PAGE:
The Derry-born singer said the music business is now so obsessed with marketing and online promotions that it is stifling creativity.
In an interview to mark his 60th birthday, the singer said online music streaming is “killing the ability for songwriters and artists to make a living” – which may impact on their desire and capability to produce music.
Sharkey also claimed that The Undertones would not have made it in today’s industry due to the internet and risk-averse record labels.
“A songwriter now will be better off working in a hamburger bar on a minimum wage because they will probably make more money,” he said.
Sharkey said his former band relied on the simple but effective marketing strategy of sending their debut single Teenage Kicks to BBC Radio 1 DJ John Peel 40 years ago.
Peel – who famously played the song twice in a row on national radio – was reported to have burst into tears upon hearing the song and named it as his favourite of all time.
“Throughout the 1970s and early 1980s, all kinds of record companies were signing up a huge range of artists,” Sharkey told The Sunday Telegraph newspaper.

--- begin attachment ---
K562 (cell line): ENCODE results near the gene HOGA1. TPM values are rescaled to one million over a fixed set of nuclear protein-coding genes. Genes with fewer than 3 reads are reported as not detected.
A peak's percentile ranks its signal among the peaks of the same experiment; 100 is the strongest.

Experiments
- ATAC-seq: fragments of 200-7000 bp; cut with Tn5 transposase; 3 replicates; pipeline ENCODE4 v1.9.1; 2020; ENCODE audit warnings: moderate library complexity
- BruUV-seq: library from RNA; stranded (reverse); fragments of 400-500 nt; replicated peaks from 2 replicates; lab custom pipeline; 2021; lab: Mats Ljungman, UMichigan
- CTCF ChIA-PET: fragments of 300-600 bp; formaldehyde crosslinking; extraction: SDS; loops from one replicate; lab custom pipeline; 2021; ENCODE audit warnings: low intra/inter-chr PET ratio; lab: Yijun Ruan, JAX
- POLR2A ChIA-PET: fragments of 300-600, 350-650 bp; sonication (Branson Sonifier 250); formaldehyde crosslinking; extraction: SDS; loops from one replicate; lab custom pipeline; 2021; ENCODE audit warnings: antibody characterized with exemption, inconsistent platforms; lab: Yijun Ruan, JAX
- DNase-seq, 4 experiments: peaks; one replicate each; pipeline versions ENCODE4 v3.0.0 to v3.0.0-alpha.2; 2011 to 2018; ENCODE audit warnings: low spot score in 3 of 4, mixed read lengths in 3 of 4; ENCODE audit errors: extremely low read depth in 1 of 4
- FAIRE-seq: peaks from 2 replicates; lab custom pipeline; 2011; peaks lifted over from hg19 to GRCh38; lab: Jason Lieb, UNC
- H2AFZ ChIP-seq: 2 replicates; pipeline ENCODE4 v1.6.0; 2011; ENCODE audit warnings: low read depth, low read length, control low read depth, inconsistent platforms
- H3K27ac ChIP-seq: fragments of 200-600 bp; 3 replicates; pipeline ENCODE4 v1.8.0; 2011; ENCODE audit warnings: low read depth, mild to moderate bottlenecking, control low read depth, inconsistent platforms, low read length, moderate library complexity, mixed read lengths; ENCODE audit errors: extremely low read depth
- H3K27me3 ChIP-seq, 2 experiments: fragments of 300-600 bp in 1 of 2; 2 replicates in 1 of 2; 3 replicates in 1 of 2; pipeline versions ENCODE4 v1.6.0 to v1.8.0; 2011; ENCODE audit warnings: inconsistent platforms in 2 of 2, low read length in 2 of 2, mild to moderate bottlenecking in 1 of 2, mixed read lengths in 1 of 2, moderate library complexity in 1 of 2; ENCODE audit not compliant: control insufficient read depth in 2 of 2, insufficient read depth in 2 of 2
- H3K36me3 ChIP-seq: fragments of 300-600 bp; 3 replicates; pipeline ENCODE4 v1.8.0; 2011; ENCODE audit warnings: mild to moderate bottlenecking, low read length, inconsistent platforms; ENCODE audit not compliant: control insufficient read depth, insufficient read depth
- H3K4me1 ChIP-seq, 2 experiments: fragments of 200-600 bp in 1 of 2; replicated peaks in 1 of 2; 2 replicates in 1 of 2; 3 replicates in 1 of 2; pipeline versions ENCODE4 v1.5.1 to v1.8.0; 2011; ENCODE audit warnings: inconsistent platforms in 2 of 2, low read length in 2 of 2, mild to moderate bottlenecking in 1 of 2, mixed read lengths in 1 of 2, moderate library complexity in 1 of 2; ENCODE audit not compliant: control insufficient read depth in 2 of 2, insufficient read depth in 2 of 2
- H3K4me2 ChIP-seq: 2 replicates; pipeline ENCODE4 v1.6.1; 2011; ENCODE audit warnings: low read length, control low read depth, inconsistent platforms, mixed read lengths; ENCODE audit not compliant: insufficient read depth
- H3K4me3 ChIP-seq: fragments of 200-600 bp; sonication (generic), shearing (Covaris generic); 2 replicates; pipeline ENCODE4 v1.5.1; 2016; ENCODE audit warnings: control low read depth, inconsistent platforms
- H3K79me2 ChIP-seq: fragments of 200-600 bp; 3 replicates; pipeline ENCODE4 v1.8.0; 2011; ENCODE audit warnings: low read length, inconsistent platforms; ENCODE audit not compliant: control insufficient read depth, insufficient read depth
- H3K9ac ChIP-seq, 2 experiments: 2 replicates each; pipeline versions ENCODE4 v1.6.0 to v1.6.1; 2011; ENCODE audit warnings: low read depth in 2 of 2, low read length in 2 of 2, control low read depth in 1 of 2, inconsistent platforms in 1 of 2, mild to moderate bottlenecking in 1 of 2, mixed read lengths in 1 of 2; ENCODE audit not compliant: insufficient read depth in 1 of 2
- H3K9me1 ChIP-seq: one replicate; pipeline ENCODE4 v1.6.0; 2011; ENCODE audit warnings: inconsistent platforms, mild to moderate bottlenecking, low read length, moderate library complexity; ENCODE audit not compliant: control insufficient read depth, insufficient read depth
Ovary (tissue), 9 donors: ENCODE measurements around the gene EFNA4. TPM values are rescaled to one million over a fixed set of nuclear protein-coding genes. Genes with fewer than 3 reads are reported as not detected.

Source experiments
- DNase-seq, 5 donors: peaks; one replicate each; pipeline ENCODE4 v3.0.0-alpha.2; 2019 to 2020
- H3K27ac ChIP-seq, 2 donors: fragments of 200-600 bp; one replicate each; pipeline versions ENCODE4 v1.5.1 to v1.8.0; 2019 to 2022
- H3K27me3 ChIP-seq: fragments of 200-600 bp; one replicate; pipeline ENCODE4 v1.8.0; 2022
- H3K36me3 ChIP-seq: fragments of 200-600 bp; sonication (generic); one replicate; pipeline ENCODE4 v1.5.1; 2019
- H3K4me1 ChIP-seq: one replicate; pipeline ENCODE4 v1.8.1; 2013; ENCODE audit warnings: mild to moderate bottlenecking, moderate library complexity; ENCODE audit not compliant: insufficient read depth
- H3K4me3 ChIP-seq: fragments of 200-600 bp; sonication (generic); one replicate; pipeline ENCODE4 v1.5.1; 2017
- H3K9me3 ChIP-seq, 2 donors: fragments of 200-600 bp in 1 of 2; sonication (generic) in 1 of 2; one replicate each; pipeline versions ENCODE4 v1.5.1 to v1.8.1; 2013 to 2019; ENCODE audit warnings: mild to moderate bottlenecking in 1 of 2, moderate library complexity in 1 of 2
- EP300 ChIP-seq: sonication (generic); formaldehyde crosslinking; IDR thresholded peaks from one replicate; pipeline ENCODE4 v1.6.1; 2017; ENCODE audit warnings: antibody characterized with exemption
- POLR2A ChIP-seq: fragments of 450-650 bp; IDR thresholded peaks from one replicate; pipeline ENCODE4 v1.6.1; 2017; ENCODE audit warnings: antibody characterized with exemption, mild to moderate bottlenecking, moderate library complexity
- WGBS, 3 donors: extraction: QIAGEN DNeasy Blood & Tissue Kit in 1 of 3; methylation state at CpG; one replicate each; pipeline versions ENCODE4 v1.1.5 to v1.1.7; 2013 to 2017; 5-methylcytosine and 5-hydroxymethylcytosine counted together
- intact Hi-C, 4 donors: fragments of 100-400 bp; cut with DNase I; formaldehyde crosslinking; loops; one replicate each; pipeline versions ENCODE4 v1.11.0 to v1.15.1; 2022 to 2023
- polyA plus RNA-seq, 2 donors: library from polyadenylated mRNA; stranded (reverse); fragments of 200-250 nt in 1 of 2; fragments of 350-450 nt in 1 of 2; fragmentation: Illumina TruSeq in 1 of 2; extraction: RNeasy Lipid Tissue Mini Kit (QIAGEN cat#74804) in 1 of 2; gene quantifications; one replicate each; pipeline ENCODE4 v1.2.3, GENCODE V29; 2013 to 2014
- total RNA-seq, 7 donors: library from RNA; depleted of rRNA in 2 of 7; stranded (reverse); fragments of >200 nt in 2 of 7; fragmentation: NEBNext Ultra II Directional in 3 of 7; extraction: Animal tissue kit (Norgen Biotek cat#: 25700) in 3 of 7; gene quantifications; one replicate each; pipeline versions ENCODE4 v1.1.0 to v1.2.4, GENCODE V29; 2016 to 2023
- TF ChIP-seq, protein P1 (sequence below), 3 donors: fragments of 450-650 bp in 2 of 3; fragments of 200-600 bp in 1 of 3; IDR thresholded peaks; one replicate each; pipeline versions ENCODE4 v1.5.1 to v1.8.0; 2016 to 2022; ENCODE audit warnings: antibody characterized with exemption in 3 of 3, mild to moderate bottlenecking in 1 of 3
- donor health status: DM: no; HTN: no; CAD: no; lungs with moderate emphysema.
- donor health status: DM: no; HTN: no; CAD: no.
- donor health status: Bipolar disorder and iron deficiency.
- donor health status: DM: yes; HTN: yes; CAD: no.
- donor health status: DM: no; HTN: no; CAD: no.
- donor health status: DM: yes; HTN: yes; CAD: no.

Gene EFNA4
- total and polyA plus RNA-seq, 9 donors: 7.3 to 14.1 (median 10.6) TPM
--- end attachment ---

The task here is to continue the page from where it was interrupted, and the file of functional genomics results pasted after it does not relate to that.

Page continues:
“So, The Undertones got a chance.
“But most major labels are no longer in a position or willing to take that kind of risk and make that kind of investment to develop cutting edge artists exploring the fringes of what is possible creatively.”
“When I talk to young artists, I say, ‘Why are you worrying about all of that?'”
Despite this, Sharkey believes the UK remains the most likely place where the next great musical talent is most likely to be found.
“I’m an eternal optimist and think there’s some 17 year-old somewhere about to create the most incredible piece of music anyone has ever heard,” he added.
“And, if any country on earth can deliver that, it probably is the United Kingdom.”Tags: